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Winter 2014

More Books

Date: February 1, 2014


A Clinician’s Guide to Helping Children Cope and Cooperate with Medical Care
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A Clinician’s Guide to Helping Children Cope and Cooperate with Medical Care
Keith J. Slifer, PhD (Johns Hopkins, 2013)

More than 9 million children in the United States live with chronic or recurrent health conditions that require regular medical visits—visits that frequently involve unpleasant experiences such as needle sticks, wound cleaning, nausea, pain, anesthesia, and more.

Keith J. Slifer explores how adults can help children better handle these visits with his exceptionally useful Clinician’s Guide to Helping Children Cope and Cooperate with Medical Care.

As director of the Pediatric Psychology Clinic and Consultation Service at the Kennedy Krieger Institute, Slifer has become an expert at “translating the practical and procedural riches that have arisen from the field of applied behavior analysis” into helpful clinical practices, as he writes in the book’s introduction.

His book focuses on children who receive treatment for chronic or recurrent conditions, and specifically on those whose constant contact with health care professionals can make them “unusually distressed, uncooperative, or disruptive.”

These are the kids who have asthma, cancer, cerebral palsy, and epilepsy; or those being rehabilitated after traumatic injuries or surgery, including brain tumor removal, hemispherectomies, burns, and orthopedic or spinal cord injuries.

Such chronic medical problems often are associated with an increased risk of developmental, learning, emotional, and behavioral difficulties, Slifer writes, and in turn can affect adversely the young patients’ ability to cope with the medical procedures they must undergo, potentially jeopardizing their medical care.

In a dozen comprehensive chapters, Slifer addresses such issues as parent-child interactions during medical procedures, including fundamentals of general child behavior management; how to help young, developmentally delayed, or highly anxious children cooperate with routine physical exams and immunizations; and strategies to ensure cooperation and control-of-motion when children must remain still for diagnostic tests, as well as for vision and hearing tests, breathing treatments, and respiratory assistance.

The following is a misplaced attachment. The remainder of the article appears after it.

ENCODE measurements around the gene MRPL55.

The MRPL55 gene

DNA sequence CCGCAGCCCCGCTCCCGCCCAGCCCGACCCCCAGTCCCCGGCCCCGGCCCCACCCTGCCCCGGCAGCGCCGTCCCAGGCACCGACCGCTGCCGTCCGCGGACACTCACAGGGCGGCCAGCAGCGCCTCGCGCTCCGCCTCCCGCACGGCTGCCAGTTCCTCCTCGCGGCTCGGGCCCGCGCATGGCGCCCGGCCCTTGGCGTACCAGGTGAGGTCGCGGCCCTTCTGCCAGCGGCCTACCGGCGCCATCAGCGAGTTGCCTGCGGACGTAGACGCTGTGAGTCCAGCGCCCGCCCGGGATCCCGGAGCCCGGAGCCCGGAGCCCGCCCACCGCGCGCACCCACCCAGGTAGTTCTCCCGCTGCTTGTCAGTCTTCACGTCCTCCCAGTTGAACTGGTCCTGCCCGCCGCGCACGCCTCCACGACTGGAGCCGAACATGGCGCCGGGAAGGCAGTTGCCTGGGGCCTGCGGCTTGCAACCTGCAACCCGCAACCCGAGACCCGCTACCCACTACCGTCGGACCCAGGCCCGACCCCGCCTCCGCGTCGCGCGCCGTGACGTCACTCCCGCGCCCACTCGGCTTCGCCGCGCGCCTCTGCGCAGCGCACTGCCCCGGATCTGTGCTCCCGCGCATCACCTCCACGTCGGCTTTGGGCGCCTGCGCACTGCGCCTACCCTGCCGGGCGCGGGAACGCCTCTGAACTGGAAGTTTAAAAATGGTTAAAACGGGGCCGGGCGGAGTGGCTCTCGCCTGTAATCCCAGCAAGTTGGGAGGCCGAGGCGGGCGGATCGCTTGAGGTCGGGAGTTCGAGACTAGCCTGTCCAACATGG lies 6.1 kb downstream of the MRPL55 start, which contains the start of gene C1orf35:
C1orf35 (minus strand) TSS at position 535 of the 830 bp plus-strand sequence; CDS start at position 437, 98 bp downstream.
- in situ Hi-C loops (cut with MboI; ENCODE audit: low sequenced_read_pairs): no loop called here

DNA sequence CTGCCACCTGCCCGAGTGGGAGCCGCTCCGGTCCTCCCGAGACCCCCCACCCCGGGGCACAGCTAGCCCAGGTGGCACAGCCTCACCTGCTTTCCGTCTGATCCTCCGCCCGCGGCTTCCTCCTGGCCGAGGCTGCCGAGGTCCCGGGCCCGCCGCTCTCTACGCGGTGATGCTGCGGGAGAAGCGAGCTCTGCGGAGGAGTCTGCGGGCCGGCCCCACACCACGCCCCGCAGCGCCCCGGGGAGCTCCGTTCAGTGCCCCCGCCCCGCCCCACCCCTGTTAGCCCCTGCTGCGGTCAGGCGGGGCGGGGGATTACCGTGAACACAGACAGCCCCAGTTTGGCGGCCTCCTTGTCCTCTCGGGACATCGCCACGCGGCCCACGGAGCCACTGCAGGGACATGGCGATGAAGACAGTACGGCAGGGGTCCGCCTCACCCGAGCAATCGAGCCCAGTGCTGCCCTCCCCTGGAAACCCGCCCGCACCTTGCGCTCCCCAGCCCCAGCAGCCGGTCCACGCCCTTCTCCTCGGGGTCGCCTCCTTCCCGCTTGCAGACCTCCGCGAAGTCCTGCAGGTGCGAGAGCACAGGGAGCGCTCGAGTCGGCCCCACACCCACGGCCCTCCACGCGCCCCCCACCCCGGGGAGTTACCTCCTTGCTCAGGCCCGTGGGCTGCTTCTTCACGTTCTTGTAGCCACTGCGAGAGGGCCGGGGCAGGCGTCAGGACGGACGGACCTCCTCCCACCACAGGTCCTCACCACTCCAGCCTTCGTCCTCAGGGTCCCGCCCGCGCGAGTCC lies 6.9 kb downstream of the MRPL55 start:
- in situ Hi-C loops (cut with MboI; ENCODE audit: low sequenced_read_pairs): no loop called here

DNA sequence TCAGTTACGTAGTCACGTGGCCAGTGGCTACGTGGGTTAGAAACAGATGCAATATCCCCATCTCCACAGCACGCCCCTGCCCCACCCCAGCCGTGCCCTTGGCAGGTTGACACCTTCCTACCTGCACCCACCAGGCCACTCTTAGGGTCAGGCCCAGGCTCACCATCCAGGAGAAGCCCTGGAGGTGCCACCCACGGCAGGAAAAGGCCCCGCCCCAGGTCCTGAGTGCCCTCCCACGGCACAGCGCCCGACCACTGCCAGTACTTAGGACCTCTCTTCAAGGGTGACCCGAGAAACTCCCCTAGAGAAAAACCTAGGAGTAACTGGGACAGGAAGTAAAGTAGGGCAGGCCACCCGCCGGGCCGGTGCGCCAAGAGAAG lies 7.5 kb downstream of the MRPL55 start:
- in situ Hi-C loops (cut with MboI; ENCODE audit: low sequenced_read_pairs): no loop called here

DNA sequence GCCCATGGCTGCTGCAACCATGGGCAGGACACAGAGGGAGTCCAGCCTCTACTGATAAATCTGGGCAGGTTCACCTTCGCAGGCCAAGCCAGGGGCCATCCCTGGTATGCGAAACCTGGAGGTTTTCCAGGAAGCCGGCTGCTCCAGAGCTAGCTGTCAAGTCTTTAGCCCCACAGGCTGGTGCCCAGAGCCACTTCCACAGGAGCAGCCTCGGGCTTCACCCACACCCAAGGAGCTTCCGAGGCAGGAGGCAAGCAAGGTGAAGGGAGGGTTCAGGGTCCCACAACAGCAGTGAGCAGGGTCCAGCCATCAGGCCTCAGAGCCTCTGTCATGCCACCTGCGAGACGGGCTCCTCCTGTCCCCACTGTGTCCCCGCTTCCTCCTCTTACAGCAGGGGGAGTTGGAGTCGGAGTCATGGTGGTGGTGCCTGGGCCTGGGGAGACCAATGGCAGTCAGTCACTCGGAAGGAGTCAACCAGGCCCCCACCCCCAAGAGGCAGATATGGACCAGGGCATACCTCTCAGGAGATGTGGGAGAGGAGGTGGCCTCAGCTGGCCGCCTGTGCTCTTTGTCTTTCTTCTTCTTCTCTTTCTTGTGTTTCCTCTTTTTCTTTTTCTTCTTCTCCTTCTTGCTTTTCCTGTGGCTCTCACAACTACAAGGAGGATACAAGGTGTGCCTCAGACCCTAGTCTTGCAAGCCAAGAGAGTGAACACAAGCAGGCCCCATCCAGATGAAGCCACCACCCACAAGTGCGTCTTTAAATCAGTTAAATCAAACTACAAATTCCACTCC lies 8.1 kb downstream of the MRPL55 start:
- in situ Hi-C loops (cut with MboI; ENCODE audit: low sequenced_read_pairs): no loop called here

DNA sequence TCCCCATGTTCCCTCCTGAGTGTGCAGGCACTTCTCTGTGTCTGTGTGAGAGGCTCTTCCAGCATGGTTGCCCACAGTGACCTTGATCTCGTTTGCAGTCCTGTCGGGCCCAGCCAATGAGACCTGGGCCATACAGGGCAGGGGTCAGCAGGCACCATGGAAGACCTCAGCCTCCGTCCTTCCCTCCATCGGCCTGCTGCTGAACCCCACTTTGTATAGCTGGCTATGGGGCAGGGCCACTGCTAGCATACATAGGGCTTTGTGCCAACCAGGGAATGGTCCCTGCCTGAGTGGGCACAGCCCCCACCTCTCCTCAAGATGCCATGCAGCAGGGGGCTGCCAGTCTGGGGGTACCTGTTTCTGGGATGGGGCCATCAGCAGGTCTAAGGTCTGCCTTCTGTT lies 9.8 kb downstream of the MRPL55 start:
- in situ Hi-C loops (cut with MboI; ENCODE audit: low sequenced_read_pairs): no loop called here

Slifer, an associate professor of psychiatry and behavioral sciences in the School of Medicine, devotes 31 pages alone to teaching children to swallow pills and capsules, along with 27 pages on teaching those with chronic conditions to cope with repeated injections and other painful procedures. NAG

 

Talking to Your Doctor: A Patient’s Guide to Communication in the Exam Room and Beyond
Zackary Berger, MD (Rowman & Littlefield, 2013)

Time in a physician’s office is precious—both figuratively, in terms of the value to the patient, and literally, when considering how much it costs. With his latest book, Zackary Berger aims to help both patients and physicians make the most of these encounters.

Miscommunication is a daily problem in physicians’ offices across the country, according to Berger, an internist and epidemiologist who is an assistant professor in the Department of General Internal Medicine and has published frequently on the importance of doctor-patient communication to both patient satisfaction and strong health outcomes.

As much as Berger’s book is designed as a patient’s guide to making the most of encounters with physicians, it can just as easily be of use to clinicians. Indeed, one of the subsections in the first chapter is “How Best to Talk to Patients: Learning to Listen.” 

In a personal reflection, Berger writes that when he was a medical student in New York, he observed that “some doctors, the worst of the lot, spoke to patients in a way that I hoped they would never speak to their mother.” They rarely if ever sought to explain their diagnoses, offered options for treatment, explained the potential effect of prescribed medication, or determined if any financial or other constraints would prevent the patient from following their instructions.

Berger’s conversationally written 14 chapters provide diagrammed depictions of failed and successful encounters between patients and physicians, as well as the “sometimes surprising answers” to the question: What do we want from our doctor?

Berger offers advice to patients on how to prepare for their visit to the doctor’s office; finding common ground with the physician to ensure the visit’s maximum benefit; and how to “negotiate the agenda” to ensure that what the patient wants to discuss is addressed. He also deals with how to discuss tricky subjects that “might be gross, impolite, or just things we’re not ready to talk about in public, whether they’re bowel functions, mental health, or sex.”

And he addresses “the poorly hidden secret more and more people are finding out about: Our health care system is afflicted by a severe case of doing too much”—meaning unnecessary tests, treatments, and studies.  NAG